Thoughts About the Carnival Triumph Cruise Mess
I have held my tongue about the Carnival Cruise debacle for days now, and the media frenzy continues. I can no longer keep my thoughts to myself. Here is my take on the Carnival Triumph cruise mess (it was not a disaster, no matter how you slice it).
First, this is a wonderful case for why everyone should be required to have passports when they embark on a cruise. The requirement right now is if the cruise originates and returns to an American port, you can get by with a birth certificate and a photo government issued ID. The fact that people onboard the Triumph did not have passports is why they could not dock in Mexico and fly everyone home.
So, in my opinion, the people who were too lazy, too cheap, or unable (!) to procure a passport were the real reason everyone had to suffer. A passport should be a requirement for cruise travel in the future because people will balk at getting one if they have the option not to make the effort.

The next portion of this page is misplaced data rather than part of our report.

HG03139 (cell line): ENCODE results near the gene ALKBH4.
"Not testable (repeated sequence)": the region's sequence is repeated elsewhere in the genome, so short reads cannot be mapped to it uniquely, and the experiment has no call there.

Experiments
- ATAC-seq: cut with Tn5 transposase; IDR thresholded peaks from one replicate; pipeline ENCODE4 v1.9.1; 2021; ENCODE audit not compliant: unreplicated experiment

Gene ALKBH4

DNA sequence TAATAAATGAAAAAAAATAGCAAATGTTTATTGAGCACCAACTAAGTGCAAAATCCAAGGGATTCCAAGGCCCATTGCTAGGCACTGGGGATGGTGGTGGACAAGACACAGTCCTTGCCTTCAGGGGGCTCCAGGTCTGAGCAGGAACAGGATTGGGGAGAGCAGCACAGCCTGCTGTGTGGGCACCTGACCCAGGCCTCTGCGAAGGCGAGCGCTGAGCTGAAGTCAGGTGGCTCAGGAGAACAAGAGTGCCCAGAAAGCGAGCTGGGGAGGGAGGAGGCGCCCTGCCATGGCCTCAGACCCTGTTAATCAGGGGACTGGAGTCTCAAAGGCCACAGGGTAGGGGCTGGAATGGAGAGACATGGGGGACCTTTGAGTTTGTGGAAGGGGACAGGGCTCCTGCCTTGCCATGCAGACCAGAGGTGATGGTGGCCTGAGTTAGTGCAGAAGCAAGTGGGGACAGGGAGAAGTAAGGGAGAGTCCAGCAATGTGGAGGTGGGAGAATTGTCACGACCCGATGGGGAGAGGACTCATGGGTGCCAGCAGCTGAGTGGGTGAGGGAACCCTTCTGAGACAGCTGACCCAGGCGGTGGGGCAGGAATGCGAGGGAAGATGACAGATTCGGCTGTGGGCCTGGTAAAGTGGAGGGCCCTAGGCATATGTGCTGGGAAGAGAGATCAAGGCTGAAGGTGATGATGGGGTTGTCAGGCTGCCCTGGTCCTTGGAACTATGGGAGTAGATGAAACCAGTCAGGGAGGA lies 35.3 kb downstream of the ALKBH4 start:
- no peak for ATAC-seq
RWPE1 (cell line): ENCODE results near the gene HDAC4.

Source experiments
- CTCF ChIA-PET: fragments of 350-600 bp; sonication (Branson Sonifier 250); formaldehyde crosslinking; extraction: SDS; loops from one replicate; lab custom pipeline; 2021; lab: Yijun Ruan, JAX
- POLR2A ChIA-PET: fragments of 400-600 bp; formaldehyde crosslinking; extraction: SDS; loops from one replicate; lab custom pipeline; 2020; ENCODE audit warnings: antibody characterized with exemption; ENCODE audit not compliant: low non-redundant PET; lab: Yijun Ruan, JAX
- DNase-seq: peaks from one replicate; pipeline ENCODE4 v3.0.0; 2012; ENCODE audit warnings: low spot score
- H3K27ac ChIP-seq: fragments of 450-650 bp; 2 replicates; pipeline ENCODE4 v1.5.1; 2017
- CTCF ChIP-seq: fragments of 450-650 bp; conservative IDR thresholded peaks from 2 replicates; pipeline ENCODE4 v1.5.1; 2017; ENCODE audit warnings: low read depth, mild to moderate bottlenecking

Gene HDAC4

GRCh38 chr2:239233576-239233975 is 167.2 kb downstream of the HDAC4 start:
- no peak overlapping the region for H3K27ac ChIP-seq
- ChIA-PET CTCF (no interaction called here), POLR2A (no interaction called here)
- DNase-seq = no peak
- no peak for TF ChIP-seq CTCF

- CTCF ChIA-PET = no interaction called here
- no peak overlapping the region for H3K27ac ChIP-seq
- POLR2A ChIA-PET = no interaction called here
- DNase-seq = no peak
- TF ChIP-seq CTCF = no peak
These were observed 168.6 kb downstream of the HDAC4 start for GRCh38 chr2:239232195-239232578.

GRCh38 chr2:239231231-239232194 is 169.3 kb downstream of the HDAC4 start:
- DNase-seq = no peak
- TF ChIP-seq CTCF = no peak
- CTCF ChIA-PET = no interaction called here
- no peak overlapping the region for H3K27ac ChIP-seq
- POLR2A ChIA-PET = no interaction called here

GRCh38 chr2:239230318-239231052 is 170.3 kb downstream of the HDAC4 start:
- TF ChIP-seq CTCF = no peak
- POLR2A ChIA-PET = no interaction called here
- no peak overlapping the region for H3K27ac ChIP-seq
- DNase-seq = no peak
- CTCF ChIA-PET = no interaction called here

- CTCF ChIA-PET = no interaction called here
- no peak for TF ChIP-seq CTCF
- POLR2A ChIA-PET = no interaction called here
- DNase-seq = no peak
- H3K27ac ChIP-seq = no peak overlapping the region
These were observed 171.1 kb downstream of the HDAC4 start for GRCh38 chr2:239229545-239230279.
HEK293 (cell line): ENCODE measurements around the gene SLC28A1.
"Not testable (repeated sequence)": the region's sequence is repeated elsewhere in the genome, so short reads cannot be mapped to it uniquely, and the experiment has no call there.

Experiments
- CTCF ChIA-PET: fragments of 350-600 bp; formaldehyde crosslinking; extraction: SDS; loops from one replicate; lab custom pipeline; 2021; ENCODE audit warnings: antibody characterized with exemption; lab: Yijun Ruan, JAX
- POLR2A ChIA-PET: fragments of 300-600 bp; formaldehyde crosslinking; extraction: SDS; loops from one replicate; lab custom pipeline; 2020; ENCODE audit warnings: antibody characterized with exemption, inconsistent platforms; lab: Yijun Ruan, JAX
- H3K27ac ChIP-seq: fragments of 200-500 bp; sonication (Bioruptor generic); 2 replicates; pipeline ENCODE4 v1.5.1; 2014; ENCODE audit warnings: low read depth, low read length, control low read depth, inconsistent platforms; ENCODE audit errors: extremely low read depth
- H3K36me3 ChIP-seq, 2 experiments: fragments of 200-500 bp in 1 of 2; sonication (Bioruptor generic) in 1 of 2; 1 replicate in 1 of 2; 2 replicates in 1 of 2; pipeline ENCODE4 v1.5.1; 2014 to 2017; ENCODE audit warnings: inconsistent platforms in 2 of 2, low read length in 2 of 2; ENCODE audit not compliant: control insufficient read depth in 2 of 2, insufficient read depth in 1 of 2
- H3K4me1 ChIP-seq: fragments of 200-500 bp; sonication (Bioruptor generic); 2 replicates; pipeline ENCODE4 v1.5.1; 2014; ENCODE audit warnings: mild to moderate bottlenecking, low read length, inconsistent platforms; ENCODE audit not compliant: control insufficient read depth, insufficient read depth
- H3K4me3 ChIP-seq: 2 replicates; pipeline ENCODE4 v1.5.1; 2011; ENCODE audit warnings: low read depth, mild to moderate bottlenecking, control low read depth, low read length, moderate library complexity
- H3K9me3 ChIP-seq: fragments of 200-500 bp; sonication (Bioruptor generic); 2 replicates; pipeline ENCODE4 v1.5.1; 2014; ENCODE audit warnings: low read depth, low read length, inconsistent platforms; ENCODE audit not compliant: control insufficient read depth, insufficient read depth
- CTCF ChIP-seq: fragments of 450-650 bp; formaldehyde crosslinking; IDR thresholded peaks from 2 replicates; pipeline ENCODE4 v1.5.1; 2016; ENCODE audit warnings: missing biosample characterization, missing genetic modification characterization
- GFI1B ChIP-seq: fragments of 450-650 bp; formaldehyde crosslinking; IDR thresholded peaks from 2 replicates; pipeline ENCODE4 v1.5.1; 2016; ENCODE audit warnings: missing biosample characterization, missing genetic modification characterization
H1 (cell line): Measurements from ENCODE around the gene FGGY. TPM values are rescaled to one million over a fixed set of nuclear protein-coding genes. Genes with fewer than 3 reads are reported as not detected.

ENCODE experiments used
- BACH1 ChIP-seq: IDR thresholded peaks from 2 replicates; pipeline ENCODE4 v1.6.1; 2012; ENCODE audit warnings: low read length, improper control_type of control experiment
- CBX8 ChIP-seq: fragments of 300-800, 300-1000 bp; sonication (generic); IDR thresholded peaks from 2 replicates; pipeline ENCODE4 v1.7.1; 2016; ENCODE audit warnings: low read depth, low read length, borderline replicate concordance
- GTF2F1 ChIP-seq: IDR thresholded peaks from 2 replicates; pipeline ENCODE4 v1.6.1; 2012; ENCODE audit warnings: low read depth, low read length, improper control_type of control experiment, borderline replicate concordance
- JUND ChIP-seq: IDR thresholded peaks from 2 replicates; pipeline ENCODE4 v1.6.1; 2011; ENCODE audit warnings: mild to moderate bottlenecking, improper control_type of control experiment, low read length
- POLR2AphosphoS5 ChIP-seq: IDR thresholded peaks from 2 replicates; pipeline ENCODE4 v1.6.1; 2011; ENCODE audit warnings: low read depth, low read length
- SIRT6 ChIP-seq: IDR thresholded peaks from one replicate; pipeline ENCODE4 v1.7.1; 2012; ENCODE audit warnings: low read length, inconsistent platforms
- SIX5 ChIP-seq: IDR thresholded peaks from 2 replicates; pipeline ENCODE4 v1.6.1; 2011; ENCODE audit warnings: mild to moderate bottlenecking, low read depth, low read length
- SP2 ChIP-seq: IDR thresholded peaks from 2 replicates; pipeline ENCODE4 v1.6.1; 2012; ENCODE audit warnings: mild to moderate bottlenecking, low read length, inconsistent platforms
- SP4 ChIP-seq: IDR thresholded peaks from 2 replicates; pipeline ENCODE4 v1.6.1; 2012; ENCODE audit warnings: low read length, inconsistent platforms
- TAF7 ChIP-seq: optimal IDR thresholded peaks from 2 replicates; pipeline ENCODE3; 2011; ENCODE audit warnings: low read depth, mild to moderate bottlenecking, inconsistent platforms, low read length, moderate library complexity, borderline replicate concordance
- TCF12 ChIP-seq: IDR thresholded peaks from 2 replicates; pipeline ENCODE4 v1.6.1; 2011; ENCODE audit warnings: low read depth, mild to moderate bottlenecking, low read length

Second, the ship is 14 years old. Now that’s not old, old by industry standards, but it’s old to me. A more modern ship would have back-up generators and other features that would have prevented the recent incident. As a cruise consultant, it’s my job to think about this older ship making a trek across the open Gulf of Mexico. As a cruiser, most people generally don’t think about any such details. They board the ship and that’s it. If that older ship was hopping down the east coast, jumping around the Bahamas, or even headed to the Caribbean, it wouldn’t give me pause. There would be a convenient port not too far away. But I wouldn’t put a client on an older ship doing a trans-Atlantic or trans-Pacific voyage either. I’m just a worrier, I guess.
Third, cruising is an amazingly safe form of travel and a cost-efficient one at that. To focus on this one “unfortunate incident” is a disservice to the entire cruise industry.
Thanks for listening!